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DALLAS — Lupe Valdez, the former Dallas County Sheriff, formally launched her Democratic bid for governor on Sunday, touting a campaign aimed at representing all Texans and listing a broad range of topics she plans to address as election season gets underway.
“Together, we need to build something new — a new Texas," Valdez told a crowd of supporters here. "Opportunity should be as big as the Texas sky."
Valdez, 70, announced late last year she was entering an already crowded and potentially competitive primary field. Ten Democrats are vying to face off with Republican Gov. Greg Abbott in the November general election, including Valdez and Andrew White, the son of late Gov. Mark White. The eventual Democratic Party nominee faces long odds to unseat Abbott, who has a $40 million-plus war chest for re-election.
In her speech, Valdez knocked state lawmakers over their 2017 legislative session — referring to them as "people who were supposed to be serving us doing more harm than good" — and mentioned the state's overcrowded classrooms and raising the minimum wage as issues she hopes to address as governor.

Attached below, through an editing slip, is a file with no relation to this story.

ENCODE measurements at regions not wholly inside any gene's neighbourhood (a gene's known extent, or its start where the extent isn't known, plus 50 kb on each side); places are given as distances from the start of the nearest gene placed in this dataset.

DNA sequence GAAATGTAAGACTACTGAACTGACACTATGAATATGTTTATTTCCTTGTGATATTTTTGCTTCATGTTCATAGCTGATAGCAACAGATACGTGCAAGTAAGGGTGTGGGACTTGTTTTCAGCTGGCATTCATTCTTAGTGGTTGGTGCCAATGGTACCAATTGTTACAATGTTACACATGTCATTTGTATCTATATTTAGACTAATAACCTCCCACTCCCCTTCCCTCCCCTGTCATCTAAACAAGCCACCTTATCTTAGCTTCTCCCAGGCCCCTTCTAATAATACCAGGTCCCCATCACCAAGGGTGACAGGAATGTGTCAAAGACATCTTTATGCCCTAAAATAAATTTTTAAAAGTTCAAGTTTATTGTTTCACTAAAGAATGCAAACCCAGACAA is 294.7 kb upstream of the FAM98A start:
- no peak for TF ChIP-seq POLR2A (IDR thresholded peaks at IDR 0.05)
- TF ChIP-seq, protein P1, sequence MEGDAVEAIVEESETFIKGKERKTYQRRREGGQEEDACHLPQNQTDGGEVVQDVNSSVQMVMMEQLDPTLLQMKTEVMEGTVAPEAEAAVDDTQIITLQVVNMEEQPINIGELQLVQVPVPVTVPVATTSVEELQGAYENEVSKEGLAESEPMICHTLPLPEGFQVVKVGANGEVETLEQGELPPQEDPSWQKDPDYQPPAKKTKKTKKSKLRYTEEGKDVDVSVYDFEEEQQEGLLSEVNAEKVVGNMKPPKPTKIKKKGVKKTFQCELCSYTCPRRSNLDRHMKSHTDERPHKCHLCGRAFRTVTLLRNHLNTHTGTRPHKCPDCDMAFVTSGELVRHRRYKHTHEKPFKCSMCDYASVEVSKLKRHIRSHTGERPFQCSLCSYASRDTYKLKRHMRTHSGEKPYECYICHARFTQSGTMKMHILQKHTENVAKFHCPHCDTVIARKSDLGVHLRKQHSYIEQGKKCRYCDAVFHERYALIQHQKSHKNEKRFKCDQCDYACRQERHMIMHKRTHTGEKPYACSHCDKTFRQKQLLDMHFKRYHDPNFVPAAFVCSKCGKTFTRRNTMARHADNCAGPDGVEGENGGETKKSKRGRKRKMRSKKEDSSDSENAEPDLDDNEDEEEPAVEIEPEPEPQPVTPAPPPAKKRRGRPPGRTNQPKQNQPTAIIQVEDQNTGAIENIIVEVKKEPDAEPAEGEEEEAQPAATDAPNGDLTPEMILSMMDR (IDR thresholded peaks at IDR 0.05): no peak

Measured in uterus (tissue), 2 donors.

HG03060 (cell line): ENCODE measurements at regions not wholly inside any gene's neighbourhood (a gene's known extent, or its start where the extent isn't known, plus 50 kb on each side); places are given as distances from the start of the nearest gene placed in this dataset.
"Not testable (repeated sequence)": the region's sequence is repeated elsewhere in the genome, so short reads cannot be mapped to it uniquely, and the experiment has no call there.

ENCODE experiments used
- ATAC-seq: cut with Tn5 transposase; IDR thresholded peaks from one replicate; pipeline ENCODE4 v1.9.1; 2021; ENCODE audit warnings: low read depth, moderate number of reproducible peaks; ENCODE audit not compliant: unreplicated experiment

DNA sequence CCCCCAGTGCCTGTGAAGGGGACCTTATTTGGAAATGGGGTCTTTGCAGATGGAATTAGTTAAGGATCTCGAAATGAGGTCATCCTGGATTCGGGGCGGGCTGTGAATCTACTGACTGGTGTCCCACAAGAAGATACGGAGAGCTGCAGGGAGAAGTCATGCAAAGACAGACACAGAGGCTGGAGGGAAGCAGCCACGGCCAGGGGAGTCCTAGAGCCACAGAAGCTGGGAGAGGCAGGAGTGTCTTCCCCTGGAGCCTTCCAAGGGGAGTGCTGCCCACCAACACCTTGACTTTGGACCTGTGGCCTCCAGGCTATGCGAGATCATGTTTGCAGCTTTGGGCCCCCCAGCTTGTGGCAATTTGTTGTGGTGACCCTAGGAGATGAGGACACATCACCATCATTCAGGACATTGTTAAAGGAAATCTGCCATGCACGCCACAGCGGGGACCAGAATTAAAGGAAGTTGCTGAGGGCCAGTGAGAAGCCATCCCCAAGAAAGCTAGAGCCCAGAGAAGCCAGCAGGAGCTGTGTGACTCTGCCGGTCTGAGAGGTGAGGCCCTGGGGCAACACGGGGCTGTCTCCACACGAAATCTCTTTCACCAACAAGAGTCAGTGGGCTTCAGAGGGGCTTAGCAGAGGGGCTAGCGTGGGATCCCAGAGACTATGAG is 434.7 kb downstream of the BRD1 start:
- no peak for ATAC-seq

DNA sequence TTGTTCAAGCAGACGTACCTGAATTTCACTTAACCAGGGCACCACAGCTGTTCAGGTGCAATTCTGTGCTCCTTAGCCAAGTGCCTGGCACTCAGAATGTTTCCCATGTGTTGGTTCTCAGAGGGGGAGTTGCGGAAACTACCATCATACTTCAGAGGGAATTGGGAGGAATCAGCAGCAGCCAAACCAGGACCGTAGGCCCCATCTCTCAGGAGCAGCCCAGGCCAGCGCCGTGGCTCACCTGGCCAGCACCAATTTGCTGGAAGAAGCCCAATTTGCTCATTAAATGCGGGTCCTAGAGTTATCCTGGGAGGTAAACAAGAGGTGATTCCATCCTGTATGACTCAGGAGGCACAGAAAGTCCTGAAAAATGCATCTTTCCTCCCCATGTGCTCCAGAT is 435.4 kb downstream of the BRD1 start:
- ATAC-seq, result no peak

“The special interests in Austin continue to cook up fake ideas behind the curtain," she said, referring to failed legislation that would've regulated which public restrooms transgender Texans could use and the anti-"sanctuary cities" bill that Abbott signed into law in 2017 as measures that are "certainly destroying the Texas brand."
She also brought up Dreamers — undocumented immigrants who were brought into the country as children by their parents and who were granted relief from deportation under an Obama-era program — who she said are facing an uncertain future in Texas as Congress works to hash out a solution.
“Dreamers and their parents must be able to achieve their goals in the land that they’ve always considered their country," she said. "We must educate to elevate.”
Valdez has kept a low profile since she announced her candidacy late last year. Her rollout was simple when she filed for office at the Texas Democratic Party headquarters in Austin. After signing paperwork, delivering brief remarks and taking a few questions from reporters, she excused herself to catch a flight.
Valdez, who drew national headlines when she was first elected in 2004 as the nation’s first openly gay, Hispanic sheriff, was serving her fourth term when she formally stepped down from the post. The Dallas County Sheriff’s Office oversees the second-largest county jail in Texas.
“I’m running because I want be the people's candidate and bring back common sense to government. I want to be the candidate who makes the difference for Texans — all Texans," Valdez said as she wrapped up her speech. "We must be that campaign.”